After eight consecutive seasons with an OPS north of .800 and career marks of .296 average and .890 OPS, Betts entered 2022 as a no-brainer top-five player in the league. But the 2018 AL MVP and five-time All-Star has not been his usual self.

    The good news is he's at least drawing a lot of walks and he typically heats up as the season progresses, saving his best for August and September. While he hasn't been Los Angeles' most valuable player to this point in the season, there's plenty of reason to believe he will be by season's end.

                   

    10: OF Juan Soto, Washington Nationals
    .241/.406/.443, 4 HR, 5 RBI

    Speaking of under-performers who are at least getting a bunch of free passes, Soto is batting just .241 but might still mess around and lead the majors in on-base percentage for what would be the third consecutive season. He has already drawn 21 walks to go along with his four solo home runs.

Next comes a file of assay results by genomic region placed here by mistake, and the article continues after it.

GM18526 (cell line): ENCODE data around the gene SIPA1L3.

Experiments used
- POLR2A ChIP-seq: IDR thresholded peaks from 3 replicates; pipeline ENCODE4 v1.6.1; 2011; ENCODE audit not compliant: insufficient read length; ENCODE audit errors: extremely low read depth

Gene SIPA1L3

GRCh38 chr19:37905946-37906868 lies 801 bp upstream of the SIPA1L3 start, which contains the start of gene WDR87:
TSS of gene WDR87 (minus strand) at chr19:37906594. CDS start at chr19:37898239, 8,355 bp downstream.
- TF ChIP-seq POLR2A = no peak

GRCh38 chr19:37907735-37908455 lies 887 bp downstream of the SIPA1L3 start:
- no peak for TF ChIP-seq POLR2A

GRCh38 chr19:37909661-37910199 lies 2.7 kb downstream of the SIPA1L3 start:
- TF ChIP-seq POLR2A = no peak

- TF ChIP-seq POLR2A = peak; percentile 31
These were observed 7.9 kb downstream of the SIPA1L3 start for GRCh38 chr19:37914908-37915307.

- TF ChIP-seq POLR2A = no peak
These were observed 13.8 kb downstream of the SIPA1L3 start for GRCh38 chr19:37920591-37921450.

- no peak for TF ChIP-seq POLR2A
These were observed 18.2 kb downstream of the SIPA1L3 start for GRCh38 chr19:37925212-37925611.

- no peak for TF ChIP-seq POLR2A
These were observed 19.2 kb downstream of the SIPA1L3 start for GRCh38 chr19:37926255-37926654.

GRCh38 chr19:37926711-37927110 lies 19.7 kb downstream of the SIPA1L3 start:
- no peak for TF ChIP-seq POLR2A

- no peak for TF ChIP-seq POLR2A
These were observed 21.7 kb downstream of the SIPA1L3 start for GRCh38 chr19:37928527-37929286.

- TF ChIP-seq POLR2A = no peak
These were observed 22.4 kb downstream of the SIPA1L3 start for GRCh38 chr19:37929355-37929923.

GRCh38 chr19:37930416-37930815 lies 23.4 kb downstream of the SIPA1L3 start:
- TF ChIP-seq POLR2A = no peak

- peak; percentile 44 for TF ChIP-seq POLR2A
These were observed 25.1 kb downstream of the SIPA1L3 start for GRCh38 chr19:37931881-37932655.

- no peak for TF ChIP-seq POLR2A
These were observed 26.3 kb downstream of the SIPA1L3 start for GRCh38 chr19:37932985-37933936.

Over the final two months of last seasonafter the Nationals traded away Trea Turner and Kyle Schwarber and had no one left in the lineup to protect Sotohe walked 73 times (162-game pace of 207 bases on balls) and had an on-base percentage of .528 for a team that lost 40 of those 57 games. Fair to wonder why anyone would ever bother pitching to this star of the woefully sub-.500 Nats.

                  

    9: OF Aaron Judge, New York Yankees
    .293/.361/.600, 6 HR, 13 RBI

    After 11 games, Judge was batting .250 with a solo home run in a losing effort serving as his only RBI of the season. But the mountainous outfielder heated up considerably during New York's current winning streak. Judge had a two-HR game against the Guardians, launched a ball a mile on his birthday against the Orioles and racked up four RBI in Thursday's victory over the O's.